Speaking to Hina, Malenica said that in a little over two years the ministry had sent 274 pardon applications to the President’s Office, enclosing reports prepared by the ministry based on the Pardons Act.
Until now, the president has not exercised his constitutional power to pardon someone and if this happens now, it would be a precedent in Milanović’s term, he added.
Malenica said that during his presidential campaign, Milanović said the pardon institute was a relict of the past which he would not use. “If this has happened now, it’s up to President Milanović to explain his political decision to pardon someone.”
Malenica went on to say that in taking over the sentences against Mustač and Perković, Croatian courts had acted in line with the law “because the proceedings were upheld at all levels of the judicial authority and the decisions are final.”
“This is the very early stage of serving a prison sentence for the gravest crimes,” he added.
Perković and Mustač, former Yugoslav and Croatian intelligence officials, were sentenced by a German court in August 2016 to life for assisting in the murder of Croatian dissident Stjepan Đureković in Germany in July 1983. On Tuesday, their attorney Anto Nobilo announced pardon motions.
Explaining the procedure, Malenica said the motion was submitted to the Justice Ministry, which requested from the prison and the relevant judge all relevant information for writing a report on the motion.
According to the media, Nobilo’s motion is to be signed by retired generals Ante Gotovina, Ivan Čermak, Ljubo Ćesić Rojs, Pavao Miljavac, Davor Domazet Lošo, and Marinko Krešić, who has said he is considering withdrawing his signature, which general Krešimir Ćosić has already done.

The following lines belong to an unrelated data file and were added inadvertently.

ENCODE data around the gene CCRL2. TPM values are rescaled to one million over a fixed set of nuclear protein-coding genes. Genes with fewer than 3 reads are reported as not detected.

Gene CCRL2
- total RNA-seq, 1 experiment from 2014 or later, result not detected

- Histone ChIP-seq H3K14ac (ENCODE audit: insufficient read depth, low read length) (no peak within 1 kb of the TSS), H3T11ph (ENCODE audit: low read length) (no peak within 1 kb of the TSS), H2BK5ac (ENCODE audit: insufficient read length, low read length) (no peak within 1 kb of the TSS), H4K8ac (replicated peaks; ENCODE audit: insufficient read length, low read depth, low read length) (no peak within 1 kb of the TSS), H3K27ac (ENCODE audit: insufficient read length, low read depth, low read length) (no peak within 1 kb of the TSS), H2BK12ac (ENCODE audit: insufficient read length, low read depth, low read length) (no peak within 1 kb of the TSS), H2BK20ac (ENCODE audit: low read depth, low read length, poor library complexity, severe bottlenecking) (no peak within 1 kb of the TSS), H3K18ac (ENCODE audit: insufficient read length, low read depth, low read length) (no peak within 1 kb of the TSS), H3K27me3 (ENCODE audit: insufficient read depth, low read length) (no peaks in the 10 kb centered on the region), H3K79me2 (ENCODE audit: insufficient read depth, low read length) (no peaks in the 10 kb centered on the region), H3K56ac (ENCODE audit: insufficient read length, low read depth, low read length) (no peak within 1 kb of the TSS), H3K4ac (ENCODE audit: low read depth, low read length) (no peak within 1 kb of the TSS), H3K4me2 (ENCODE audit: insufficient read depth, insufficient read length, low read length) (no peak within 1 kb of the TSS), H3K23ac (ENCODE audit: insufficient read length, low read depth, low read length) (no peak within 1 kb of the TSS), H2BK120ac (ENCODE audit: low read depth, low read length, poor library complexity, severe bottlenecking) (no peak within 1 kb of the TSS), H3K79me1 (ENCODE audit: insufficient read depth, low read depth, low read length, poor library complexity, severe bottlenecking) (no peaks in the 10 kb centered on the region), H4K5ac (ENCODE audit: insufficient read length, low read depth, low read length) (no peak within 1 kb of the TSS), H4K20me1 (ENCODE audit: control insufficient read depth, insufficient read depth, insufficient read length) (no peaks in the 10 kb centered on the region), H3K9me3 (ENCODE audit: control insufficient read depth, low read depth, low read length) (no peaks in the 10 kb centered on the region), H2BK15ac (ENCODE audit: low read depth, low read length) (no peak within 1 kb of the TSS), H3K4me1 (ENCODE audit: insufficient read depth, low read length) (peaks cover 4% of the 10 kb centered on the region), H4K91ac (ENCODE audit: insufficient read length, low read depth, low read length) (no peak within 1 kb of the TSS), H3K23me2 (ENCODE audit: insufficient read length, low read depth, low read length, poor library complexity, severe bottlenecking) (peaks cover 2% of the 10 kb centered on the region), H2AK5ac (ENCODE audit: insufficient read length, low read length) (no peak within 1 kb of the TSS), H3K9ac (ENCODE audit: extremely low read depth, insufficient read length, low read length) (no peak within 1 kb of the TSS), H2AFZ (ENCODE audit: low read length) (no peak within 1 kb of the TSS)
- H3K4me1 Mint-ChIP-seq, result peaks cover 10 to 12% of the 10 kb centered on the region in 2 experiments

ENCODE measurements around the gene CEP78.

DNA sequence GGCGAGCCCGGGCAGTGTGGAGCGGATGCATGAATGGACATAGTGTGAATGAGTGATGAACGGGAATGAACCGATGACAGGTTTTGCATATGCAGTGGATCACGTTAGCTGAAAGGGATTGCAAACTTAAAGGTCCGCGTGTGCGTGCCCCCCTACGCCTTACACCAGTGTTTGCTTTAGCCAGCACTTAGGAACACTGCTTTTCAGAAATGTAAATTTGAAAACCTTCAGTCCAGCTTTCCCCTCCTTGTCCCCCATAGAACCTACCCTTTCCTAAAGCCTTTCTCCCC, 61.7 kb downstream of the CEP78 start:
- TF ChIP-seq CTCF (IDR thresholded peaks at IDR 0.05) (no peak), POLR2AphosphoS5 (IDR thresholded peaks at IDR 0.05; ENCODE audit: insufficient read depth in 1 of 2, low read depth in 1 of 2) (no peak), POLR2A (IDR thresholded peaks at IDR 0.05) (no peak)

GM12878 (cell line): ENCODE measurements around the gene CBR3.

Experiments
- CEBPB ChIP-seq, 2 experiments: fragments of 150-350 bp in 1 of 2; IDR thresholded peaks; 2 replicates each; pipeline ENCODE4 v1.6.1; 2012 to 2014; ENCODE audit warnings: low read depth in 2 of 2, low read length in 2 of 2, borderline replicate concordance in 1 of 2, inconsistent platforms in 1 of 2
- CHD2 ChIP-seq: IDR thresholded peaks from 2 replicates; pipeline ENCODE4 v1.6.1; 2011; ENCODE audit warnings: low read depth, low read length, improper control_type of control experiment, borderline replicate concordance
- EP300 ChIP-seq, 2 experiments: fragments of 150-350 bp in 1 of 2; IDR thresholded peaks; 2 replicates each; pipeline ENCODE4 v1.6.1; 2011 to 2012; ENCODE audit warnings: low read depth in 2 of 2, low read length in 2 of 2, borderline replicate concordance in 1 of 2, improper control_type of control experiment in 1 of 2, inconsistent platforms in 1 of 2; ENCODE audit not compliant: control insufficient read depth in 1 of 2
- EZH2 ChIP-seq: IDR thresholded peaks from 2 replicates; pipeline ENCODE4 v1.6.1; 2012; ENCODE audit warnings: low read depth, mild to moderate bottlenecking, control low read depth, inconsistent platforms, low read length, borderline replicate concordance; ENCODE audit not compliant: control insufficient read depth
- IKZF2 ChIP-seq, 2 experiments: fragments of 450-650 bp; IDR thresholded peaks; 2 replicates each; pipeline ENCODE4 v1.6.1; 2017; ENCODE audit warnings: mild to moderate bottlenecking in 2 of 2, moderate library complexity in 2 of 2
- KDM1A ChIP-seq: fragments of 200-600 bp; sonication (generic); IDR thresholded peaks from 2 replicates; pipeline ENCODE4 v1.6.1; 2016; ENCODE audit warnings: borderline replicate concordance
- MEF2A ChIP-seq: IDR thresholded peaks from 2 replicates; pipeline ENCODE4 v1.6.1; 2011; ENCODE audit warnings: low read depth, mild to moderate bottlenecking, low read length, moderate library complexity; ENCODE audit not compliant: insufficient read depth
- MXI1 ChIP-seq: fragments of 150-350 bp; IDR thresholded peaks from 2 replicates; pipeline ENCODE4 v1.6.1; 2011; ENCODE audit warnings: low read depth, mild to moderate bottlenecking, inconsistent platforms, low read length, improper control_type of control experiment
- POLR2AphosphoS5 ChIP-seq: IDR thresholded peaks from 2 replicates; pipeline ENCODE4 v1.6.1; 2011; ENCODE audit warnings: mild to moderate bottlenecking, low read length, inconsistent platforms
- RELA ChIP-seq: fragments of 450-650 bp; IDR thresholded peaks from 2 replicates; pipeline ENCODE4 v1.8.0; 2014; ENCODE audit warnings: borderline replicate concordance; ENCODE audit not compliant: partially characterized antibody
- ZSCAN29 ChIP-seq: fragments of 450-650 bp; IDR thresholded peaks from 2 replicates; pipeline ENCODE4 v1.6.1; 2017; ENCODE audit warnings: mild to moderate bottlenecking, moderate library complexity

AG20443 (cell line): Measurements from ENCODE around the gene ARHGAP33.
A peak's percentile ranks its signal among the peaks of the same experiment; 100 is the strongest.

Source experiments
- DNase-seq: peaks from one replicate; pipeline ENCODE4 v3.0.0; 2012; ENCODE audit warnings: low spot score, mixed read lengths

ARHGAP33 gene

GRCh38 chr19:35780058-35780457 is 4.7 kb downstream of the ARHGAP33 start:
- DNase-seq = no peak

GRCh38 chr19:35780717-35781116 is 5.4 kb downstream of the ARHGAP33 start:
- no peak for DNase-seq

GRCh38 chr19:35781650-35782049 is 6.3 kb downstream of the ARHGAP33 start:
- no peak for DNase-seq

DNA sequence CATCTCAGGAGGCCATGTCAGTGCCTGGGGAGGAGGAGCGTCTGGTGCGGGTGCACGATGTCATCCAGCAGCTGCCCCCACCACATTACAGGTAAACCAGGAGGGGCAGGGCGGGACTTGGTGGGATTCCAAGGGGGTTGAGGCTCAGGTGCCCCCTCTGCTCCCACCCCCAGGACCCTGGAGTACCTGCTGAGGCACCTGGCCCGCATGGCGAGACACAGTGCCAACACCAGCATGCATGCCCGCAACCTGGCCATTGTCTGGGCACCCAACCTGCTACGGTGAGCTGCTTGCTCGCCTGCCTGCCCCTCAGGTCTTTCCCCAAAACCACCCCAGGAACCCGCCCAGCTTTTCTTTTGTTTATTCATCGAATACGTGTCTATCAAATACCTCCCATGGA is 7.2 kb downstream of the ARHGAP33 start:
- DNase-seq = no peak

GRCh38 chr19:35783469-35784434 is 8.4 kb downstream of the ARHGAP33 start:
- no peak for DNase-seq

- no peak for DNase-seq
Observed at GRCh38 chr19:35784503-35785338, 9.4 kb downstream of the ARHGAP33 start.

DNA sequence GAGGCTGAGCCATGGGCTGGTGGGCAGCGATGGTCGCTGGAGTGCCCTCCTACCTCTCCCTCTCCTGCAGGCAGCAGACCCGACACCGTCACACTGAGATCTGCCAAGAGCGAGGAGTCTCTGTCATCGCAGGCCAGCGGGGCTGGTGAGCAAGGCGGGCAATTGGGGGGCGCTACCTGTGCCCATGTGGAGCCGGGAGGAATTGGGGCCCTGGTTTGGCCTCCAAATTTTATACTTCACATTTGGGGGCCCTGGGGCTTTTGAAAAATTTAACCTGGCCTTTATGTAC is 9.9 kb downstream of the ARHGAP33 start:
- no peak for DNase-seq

The media have reported that the generals feel that Perković and Mustač deserve to be pardoned because of their contribution to the creation of the Croatian state and its defence.
Germany requested their extradition from Croatia as Croatia was entering the EU, which took place in July 2013, whereby Croatia assumed the obligation to execute the European Arrest Warrant.
After the warrant for them was issued, the Croatian parliament passed a law on judicial cooperation in criminal matters with EU member states, under which the EAW would not apply to crimes committed prior to 7 August 2002. This prevented the extradition of Perković, so the law was dubbed Lex Perković.
Despite that, Croatian courts extradited Perković and Mustač to Germany. Due to Lex Perković, as the then prime minister, Milanović suffered major political damage.
Under the Pardons Act, the president pardons persons convicted by Croatian courts or serving sentences in Croatia. The presidential pardon is not conditioned by the length of the sentence served.
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